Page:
The History & Biography Stage at the Library of Congress National Book Festival, sponsored by the James Madison Council, has a long tradition of being one of the Festival’s most popular stages. We’re happy to release the footage from that stage today on our site and our YouTube channel. Here’s what you’ll find among the rich conversations that took place on the History & Biography Stage at the recent Festival:
- We kicked the day off with two-time Pulitzer winner David Maraniss, whose new biography, “Jim Thorpe: Path Lit by Lightning,” has received rave reviews. He’s in conversation with Kevin Gover, the Under Secretary for Museums and Culture at the Smithsonian.
- Biographers Tomiko Brown-Nagin and Kate Clifford Larson in conversation with NPR’s Neda Ulaby about two women leaders of the civil rights movement, Constance Baker Motley and Fannie Lou Hamer.
- Jack E. Davis tackled the entire history of the Gulf of Mexico for his previous book, “The Gulf,” which won the Pulitzer and the Kirkus Prize. He talked about his new book, “The Bald Eagle: The Improbable Journey of America’s Bird,” with Festival co-chairman and philanthropist David M. Rubenstein.
- In a special partnership this year, the Library of Congress and DC Public Library collaborated to host Clint Smith, the multiple award-winning author of “How the Word Is Passed: A Reckoning with the History of Slavery Across America.” He’s in conversation with Frederick Wherry, the inaugural vice-dean for diversity and inclusion at Princeton University.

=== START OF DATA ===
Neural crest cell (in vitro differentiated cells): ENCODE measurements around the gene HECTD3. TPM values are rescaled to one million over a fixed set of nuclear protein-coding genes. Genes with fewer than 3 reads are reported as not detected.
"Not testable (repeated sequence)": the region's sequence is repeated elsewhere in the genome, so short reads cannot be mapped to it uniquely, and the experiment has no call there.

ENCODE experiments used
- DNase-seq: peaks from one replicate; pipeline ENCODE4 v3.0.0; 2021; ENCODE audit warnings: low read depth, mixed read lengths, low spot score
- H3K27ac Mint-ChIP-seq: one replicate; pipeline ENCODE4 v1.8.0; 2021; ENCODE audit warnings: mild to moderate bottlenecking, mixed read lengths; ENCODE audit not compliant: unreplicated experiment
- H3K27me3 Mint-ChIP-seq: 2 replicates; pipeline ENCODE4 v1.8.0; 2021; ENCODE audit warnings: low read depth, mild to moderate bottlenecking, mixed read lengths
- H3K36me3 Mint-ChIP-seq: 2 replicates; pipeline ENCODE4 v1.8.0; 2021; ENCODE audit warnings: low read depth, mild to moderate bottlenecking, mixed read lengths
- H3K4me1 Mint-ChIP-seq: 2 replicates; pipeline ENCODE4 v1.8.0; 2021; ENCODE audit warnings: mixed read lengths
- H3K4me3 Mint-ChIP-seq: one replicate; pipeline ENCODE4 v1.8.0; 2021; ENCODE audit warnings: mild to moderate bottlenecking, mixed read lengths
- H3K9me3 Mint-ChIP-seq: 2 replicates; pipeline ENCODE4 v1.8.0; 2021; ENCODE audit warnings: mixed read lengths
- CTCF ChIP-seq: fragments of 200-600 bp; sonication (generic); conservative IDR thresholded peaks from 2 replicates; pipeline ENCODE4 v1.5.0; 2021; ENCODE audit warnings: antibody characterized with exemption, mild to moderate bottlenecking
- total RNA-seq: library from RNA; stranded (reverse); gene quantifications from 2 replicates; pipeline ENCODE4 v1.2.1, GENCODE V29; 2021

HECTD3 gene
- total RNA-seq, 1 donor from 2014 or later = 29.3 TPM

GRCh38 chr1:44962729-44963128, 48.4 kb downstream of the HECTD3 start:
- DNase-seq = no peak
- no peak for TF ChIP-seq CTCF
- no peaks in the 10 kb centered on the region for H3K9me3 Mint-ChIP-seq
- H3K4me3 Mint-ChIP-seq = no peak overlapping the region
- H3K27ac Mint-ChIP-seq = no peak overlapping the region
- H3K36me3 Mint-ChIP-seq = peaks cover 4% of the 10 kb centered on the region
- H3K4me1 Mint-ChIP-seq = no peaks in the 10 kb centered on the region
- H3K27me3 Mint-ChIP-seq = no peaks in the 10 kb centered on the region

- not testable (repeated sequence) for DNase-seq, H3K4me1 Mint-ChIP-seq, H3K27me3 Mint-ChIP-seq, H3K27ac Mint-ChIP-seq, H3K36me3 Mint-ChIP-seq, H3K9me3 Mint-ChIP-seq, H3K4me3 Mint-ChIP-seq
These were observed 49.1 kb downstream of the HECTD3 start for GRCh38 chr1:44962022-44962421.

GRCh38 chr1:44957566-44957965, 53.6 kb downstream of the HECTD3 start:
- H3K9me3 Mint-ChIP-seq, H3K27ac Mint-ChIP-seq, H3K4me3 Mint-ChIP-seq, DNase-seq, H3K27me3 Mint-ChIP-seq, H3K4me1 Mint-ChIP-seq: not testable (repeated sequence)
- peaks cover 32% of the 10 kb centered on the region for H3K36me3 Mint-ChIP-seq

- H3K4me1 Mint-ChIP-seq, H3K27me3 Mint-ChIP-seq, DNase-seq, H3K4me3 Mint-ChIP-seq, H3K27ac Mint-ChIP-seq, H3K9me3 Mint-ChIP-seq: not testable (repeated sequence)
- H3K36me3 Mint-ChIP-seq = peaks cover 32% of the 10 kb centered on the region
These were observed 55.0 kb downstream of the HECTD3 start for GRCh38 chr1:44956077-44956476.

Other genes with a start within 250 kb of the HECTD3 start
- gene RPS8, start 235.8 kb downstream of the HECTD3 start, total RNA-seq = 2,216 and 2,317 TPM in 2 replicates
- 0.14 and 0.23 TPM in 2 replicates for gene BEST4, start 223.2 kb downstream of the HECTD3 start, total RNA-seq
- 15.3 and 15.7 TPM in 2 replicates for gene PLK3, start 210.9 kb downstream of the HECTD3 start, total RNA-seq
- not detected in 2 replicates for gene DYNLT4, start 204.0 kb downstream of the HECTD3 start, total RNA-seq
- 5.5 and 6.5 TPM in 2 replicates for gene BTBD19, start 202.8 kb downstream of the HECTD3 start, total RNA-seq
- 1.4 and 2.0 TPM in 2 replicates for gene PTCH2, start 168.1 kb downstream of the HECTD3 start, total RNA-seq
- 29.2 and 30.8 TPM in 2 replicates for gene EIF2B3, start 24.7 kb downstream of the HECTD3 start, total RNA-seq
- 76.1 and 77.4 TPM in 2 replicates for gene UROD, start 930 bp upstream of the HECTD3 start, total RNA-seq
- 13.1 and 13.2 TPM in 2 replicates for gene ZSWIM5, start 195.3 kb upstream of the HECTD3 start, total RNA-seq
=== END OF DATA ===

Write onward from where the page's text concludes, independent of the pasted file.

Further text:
- Candice Millard revealed the strange, odd history of the hunt for the source of the Nile as she talked about her latest work of history, “River of the Gods,” with David Rubenstein.
- Journalist and historian Howard W. French explained to the Festival crowds why Africa is really at the center of so many crucial moments in history that we think of as “Western” achievements as he talked with Lanisa Kitchener, the Library’s head of the African and Middle Eastern Division.
- Kelly Lytle Hernández has been called a “rebel historian” for her ability to entirely reorient our understanding of historical moments. She talked about her latest book, “Bad Mexicans,” about the Mexican Revolution, with journalist Rafael Ulloa.
- Danyel Smith has been a celebrated music journalist whose latest book, “Shine Bright: A Very Personal History of Black Women in Pop,” intrigued NPR podcaster Sidney Madden, who interviewed Smith about the book during their Festival session.
We hope you enjoy the events from this year’s History & Biography Stage!